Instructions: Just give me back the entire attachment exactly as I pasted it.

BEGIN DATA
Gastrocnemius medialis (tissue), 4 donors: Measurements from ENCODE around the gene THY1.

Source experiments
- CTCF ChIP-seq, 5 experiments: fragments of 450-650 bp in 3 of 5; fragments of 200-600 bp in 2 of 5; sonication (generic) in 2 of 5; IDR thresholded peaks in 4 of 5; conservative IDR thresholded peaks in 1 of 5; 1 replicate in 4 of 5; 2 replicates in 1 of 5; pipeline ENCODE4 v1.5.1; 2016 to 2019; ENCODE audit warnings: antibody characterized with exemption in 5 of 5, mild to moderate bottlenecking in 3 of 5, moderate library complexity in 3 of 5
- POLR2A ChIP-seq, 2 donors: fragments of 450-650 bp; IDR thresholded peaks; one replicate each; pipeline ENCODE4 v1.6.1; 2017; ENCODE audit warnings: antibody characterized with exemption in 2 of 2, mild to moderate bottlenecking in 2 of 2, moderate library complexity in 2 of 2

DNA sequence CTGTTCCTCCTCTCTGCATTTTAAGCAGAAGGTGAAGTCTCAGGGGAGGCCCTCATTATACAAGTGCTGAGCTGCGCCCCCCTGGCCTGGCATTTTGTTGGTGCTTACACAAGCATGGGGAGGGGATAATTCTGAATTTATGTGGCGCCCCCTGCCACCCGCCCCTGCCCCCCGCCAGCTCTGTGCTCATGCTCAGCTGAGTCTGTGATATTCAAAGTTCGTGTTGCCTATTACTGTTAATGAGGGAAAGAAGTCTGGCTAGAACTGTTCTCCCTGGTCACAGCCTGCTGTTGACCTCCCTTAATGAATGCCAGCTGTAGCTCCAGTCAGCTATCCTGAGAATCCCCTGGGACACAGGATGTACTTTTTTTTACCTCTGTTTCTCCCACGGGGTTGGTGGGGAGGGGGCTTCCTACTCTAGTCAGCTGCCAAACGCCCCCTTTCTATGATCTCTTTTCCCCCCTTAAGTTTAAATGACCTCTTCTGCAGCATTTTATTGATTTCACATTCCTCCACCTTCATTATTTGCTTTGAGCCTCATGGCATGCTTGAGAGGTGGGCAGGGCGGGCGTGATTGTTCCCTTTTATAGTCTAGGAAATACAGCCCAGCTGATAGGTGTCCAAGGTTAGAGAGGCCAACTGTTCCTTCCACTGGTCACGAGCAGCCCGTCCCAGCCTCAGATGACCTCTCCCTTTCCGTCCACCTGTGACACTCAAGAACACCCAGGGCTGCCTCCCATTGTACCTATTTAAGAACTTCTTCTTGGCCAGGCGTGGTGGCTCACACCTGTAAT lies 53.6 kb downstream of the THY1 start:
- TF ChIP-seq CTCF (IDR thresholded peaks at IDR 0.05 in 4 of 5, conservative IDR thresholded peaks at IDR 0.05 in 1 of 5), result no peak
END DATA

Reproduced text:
Gastrocnemius medialis (tissue), 4 donors: Measurements from ENCODE around the gene THY1.

Source experiments
- CTCF ChIP-seq, 5 experiments: fragments of 450-650 bp in 3 of 5; fragments of 200-600 bp in 2 of 5; sonication (generic) in 2 of 5; IDR thresholded peaks in 4 of 5; conservative IDR thresholded peaks in 1 of 5; 1 replicate in 4 of 5; 2 replicates in 1 of 5; pipeline ENCODE4 v1.5.1; 2016 to 2019; ENCODE audit warnings: antibody characterized with exemption in 5 of 5, mild to moderate bottlenecking in 3 of 5, moderate library complexity in 3 of 5
- POLR2A ChIP-seq, 2 donors: fragments of 450-650 bp; IDR thresholded peaks; one replicate each; pipeline ENCODE4 v1.6.1; 2017; ENCODE audit warnings: antibody characterized with exemption in 2 of 2, mild to moderate bottlenecking in 2 of 2, moderate library complexity in 2 of 2

DNA sequence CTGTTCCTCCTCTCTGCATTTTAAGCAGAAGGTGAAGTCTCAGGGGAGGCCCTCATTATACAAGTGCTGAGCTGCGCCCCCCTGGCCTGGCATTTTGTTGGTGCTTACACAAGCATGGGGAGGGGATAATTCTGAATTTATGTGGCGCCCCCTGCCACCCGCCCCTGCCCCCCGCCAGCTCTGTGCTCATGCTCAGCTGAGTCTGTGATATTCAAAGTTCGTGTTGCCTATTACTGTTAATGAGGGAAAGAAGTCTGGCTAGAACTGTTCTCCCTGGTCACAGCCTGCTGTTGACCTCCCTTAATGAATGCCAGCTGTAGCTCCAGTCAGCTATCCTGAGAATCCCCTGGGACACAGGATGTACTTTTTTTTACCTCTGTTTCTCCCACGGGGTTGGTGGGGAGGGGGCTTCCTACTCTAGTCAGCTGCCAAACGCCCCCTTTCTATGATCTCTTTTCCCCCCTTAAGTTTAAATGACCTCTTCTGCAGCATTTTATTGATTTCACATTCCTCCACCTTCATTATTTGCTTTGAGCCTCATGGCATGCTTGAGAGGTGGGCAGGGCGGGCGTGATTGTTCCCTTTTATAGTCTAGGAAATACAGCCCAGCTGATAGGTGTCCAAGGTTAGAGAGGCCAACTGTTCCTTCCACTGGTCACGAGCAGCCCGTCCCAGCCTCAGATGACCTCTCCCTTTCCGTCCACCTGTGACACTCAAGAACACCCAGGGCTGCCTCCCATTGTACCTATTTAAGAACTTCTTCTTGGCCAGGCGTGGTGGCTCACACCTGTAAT lies 53.6 kb downstream of the THY1 start:
- TF ChIP-seq CTCF (IDR thresholded peaks at IDR 0.05 in 4 of 5, conservative IDR thresholded peaks at IDR 0.05 in 1 of 5), result no peak